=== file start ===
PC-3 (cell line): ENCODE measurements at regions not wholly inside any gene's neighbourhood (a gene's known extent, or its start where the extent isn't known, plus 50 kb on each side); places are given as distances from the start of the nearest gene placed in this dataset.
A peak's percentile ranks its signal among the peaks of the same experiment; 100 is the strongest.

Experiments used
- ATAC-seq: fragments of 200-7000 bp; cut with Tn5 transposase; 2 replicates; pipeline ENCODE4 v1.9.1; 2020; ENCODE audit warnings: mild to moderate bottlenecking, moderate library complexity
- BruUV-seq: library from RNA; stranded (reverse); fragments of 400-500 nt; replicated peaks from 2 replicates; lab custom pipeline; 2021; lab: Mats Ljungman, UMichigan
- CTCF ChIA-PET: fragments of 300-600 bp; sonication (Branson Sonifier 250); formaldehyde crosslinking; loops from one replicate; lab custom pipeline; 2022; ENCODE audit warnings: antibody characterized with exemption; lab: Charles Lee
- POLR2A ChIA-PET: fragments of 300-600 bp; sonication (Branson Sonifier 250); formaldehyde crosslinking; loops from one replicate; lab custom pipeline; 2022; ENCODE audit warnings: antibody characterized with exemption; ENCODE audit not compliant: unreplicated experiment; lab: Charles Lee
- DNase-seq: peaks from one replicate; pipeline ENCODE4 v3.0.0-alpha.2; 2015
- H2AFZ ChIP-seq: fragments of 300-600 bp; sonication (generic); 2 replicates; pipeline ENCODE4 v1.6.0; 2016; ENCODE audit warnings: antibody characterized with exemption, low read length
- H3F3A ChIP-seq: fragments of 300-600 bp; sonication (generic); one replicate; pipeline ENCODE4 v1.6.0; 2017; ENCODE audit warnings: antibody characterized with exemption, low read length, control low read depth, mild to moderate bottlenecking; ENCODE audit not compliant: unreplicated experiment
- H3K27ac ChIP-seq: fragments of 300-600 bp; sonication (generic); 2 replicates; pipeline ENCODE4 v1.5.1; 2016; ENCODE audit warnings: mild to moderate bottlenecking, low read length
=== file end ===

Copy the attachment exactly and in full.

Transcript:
PC-3 (cell line): ENCODE measurements at regions not wholly inside any gene's neighbourhood (a gene's known extent, or its start where the extent isn't known, plus 50 kb on each side); places are given as distances from the start of the nearest gene placed in this dataset.
A peak's percentile ranks its signal among the peaks of the same experiment; 100 is the strongest.

Experiments used
- ATAC-seq: fragments of 200-7000 bp; cut with Tn5 transposase; 2 replicates; pipeline ENCODE4 v1.9.1; 2020; ENCODE audit warnings: mild to moderate bottlenecking, moderate library complexity
- BruUV-seq: library from RNA; stranded (reverse); fragments of 400-500 nt; replicated peaks from 2 replicates; lab custom pipeline; 2021; lab: Mats Ljungman, UMichigan
- CTCF ChIA-PET: fragments of 300-600 bp; sonication (Branson Sonifier 250); formaldehyde crosslinking; loops from one replicate; lab custom pipeline; 2022; ENCODE audit warnings: antibody characterized with exemption; lab: Charles Lee
- POLR2A ChIA-PET: fragments of 300-600 bp; sonication (Branson Sonifier 250); formaldehyde crosslinking; loops from one replicate; lab custom pipeline; 2022; ENCODE audit warnings: antibody characterized with exemption; ENCODE audit not compliant: unreplicated experiment; lab: Charles Lee
- DNase-seq: peaks from one replicate; pipeline ENCODE4 v3.0.0-alpha.2; 2015
- H2AFZ ChIP-seq: fragments of 300-600 bp; sonication (generic); 2 replicates; pipeline ENCODE4 v1.6.0; 2016; ENCODE audit warnings: antibody characterized with exemption, low read length
- H3F3A ChIP-seq: fragments of 300-600 bp; sonication (generic); one replicate; pipeline ENCODE4 v1.6.0; 2017; ENCODE audit warnings: antibody characterized with exemption, low read length, control low read depth, mild to moderate bottlenecking; ENCODE audit not compliant: unreplicated experiment
- H3K27ac ChIP-seq: fragments of 300-600 bp; sonication (generic); 2 replicates; pipeline ENCODE4 v1.5.1; 2016; ENCODE audit warnings: mild to moderate bottlenecking, low read length